Lisbon, Portugal — According to preliminary International Copper Study Group (ICSG) data, the refined copper market balance for January 2015 showed an apparent production surplus of 59,000 metric tonnes (t). When making seasonal adjustments for world refined production and usage, January showed a production surplus of 53,000 t. This compares with a production deficit of 142,000 t (a seasonally adjusted deficit of 149,000 t) in January 2014.
In January 2015, world apparent usage is estimated to have declined by around 3.5 percent (70,000 t) compared with that in January 2014. Chinese apparent demand declined by 3.8 percent (35,000 t) based on a 27 percent decrease in net imports of refined copper from the high net import level in January 2014 and consequent higher apparent usage. Excluding China, world usage declined by around 3.5 percent. On a regional basis, usage is estimated to have declined by 1.3 percent in Asia (when excluding China, Asia usage increased by 5 percent), by 13 percent in Europe and by 80 percent in Oceania. Usage increased by 6.5 percent in Africa and remained essentially unchanged in the Americas.
World mine production is estimated to have increased by around 6 percent (90,000 t) in January 2015 compared with production in January 2014. Concentrate production increased by 5.8 percent while solvent extraction-electrowinning (SX-EW) increased by 5.7 percent. The increase in world mine production was mainly due to a recovery in production levels in Indonesia and in Chile while the latter also benefited from new production at mines that started last year. Peruvian production remained unchanged while production in the United States declined by 5 percent. On a regional basis, production in January rose by 8 percent in Africa, 7 percent in the Americas, 8 percent in Asia, but declined by 1 percent in Europe and 6 percent in Oceania. The average world mine capacity utilization rate for January 2015 increased to 85.5 percent from 84.5 percent in January 2014.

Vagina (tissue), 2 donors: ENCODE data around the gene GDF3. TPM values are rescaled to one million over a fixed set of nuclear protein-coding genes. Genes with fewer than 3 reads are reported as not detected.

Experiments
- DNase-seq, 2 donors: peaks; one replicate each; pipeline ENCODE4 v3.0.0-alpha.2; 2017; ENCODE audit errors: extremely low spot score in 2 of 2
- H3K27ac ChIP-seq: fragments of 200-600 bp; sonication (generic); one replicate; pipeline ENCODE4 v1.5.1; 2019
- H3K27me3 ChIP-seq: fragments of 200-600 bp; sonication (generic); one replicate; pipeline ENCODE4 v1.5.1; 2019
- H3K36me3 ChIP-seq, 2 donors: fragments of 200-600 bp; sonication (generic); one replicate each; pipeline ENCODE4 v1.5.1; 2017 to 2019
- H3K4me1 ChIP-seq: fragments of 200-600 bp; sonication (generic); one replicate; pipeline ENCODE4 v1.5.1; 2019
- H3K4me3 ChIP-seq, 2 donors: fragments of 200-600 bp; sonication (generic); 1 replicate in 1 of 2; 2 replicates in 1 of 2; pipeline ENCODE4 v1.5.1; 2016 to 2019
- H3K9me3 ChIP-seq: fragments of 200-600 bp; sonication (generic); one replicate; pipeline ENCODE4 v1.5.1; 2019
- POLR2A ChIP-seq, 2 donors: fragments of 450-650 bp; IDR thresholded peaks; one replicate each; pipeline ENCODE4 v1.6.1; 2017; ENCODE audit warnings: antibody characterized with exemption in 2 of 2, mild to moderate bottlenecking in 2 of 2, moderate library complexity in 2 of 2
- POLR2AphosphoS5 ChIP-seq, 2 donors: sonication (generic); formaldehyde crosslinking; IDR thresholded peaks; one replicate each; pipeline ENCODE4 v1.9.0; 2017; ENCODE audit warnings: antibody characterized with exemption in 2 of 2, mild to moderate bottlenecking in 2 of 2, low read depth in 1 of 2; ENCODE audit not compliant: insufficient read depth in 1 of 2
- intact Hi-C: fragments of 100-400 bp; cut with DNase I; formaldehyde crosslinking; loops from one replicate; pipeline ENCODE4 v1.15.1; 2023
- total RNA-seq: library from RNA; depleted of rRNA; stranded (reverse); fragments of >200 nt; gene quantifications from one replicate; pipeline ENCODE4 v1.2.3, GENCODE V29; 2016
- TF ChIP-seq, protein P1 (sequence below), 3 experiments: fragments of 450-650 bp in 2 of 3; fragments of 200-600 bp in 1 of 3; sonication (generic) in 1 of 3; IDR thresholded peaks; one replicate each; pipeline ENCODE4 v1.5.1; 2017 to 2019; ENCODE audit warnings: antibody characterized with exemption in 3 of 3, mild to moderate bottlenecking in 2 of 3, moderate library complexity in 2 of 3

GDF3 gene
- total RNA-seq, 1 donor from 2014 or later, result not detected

World refined production is estimated to have increased by around 7.5 percent (130,000t) in January 2015 compared with refined production in the same month of 2014: primary production was up by 5.5 percent and secondary production (from scrap) was up by 16 percent. The main contributor to growth was China (+15 percent), followed by the Philippines, South Korea and the DRC where aggregated production increased by 28 percent (30,000 t). Output in Chile, the second leading refined copper producer, declined by 2 percent and in the United States production declined by 13 percent. The average world refinery capacity utilization rate for January 2015 increased to 81 percent from 78 percent in January 2014.
Based on the average of stock estimates provided by independent consultants, Chinese bonded stocks declined by around 5,000 t in January 2015 from the yearend 2014 level. Stocks increased by around 50,000 t in the same month of 2014. In January 2015, the refined copper balance adjusted for Chinese bonded stock changes indicates a surplus of around 56,000 t compared to a deficit of around 90,000 t in January 2014.
The average LME cash price for March was US$5,925.84 per tonne, up from the February average of US$5,702.08 per tonne. The 2015 high and low copper prices through the end of March were US$6,309.00 (on 2nd Jan) and US$5,390.50 per tonne (on 29th Jan), respectively, and the year-to-date average was US$5,818.13 per tonne (15 percent below 2014 annual average). As of the end of March, copper stocks held at the major metal exchanges (LME, COMEX, SHFE) totalled 599,994 t, an increase of 293,557 t (96 percent) from stocks held at the end of December 2014. Compared with the February levels, stocks were up the three Exchanges.
The April 2015 Copper Bulletin is available for sale upon request. Please visit the ICSG website icsg.org for further copper market related information.
Source: International Copper Study Group (ICSG)